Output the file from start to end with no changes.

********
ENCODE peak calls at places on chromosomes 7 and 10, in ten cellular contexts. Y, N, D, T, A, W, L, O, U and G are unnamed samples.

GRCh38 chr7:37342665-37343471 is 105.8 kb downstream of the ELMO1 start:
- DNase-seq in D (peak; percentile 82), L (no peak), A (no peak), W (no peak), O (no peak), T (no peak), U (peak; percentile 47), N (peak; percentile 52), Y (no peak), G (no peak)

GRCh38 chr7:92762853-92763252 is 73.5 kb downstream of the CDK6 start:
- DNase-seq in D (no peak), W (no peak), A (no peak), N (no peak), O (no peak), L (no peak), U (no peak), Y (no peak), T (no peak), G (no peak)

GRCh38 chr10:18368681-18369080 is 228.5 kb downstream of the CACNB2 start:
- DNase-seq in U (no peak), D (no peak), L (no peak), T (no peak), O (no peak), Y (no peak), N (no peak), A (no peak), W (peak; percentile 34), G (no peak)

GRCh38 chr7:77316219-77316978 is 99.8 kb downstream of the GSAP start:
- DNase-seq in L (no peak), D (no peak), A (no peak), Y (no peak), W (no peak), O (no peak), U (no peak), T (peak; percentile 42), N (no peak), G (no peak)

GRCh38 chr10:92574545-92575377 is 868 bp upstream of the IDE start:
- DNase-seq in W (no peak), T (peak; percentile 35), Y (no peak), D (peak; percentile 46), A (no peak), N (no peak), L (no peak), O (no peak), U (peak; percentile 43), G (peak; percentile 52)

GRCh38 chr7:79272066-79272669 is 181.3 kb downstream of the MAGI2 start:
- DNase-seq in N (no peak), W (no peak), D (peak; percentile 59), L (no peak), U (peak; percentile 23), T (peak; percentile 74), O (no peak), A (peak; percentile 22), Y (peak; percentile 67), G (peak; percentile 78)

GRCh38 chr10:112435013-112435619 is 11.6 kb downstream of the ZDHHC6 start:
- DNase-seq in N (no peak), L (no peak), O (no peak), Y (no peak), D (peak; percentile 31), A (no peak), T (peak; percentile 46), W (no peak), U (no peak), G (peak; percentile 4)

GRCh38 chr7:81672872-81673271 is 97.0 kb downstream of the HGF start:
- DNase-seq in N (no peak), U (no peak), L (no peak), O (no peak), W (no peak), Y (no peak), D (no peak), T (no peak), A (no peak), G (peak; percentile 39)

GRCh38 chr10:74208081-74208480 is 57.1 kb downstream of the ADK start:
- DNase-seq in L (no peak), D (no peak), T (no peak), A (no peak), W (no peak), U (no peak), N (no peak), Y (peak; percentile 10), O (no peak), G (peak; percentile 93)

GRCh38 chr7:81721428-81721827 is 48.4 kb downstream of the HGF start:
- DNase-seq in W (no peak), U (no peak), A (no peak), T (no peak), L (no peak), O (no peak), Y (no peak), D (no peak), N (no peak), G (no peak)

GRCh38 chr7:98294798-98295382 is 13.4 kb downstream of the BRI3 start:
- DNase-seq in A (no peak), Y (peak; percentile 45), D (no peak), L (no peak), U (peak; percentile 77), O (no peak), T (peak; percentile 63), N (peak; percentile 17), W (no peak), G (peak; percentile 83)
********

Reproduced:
ENCODE peak calls at places on chromosomes 7 and 10, in ten cellular contexts. Y, N, D, T, A, W, L, O, U and G are unnamed samples.

GRCh38 chr7:37342665-37343471 is 105.8 kb downstream of the ELMO1 start:
- DNase-seq in D (peak; percentile 82), L (no peak), A (no peak), W (no peak), O (no peak), T (no peak), U (peak; percentile 47), N (peak; percentile 52), Y (no peak), G (no peak)

GRCh38 chr7:92762853-92763252 is 73.5 kb downstream of the CDK6 start:
- DNase-seq in D (no peak), W (no peak), A (no peak), N (no peak), O (no peak), L (no peak), U (no peak), Y (no peak), T (no peak), G (no peak)

GRCh38 chr10:18368681-18369080 is 228.5 kb downstream of the CACNB2 start:
- DNase-seq in U (no peak), D (no peak), L (no peak), T (no peak), O (no peak), Y (no peak), N (no peak), A (no peak), W (peak; percentile 34), G (no peak)

GRCh38 chr7:77316219-77316978 is 99.8 kb downstream of the GSAP start:
- DNase-seq in L (no peak), D (no peak), A (no peak), Y (no peak), W (no peak), O (no peak), U (no peak), T (peak; percentile 42), N (no peak), G (no peak)

GRCh38 chr10:92574545-92575377 is 868 bp upstream of the IDE start:
- DNase-seq in W (no peak), T (peak; percentile 35), Y (no peak), D (peak; percentile 46), A (no peak), N (no peak), L (no peak), O (no peak), U (peak; percentile 43), G (peak; percentile 52)

GRCh38 chr7:79272066-79272669 is 181.3 kb downstream of the MAGI2 start:
- DNase-seq in N (no peak), W (no peak), D (peak; percentile 59), L (no peak), U (peak; percentile 23), T (peak; percentile 74), O (no peak), A (peak; percentile 22), Y (peak; percentile 67), G (peak; percentile 78)

GRCh38 chr10:112435013-112435619 is 11.6 kb downstream of the ZDHHC6 start:
- DNase-seq in N (no peak), L (no peak), O (no peak), Y (no peak), D (peak; percentile 31), A (no peak), T (peak; percentile 46), W (no peak), U (no peak), G (peak; percentile 4)

GRCh38 chr7:81672872-81673271 is 97.0 kb downstream of the HGF start:
- DNase-seq in N (no peak), U (no peak), L (no peak), O (no peak), W (no peak), Y (no peak), D (no peak), T (no peak), A (no peak), G (peak; percentile 39)

GRCh38 chr10:74208081-74208480 is 57.1 kb downstream of the ADK start:
- DNase-seq in L (no peak), D (no peak), T (no peak), A (no peak), W (no peak), U (no peak), N (no peak), Y (peak; percentile 10), O (no peak), G (peak; percentile 93)

GRCh38 chr7:81721428-81721827 is 48.4 kb downstream of the HGF start:
- DNase-seq in W (no peak), U (no peak), A (no peak), T (no peak), L (no peak), O (no peak), Y (no peak), D (no peak), N (no peak), G (no peak)

GRCh38 chr7:98294798-98295382 is 13.4 kb downstream of the BRI3 start:
- DNase-seq in A (no peak), Y (peak; percentile 45), D (no peak), L (no peak), U (peak; percentile 77), O (no peak), T (peak; percentile 63), N (peak; percentile 17), W (no peak), G (peak; percentile 83)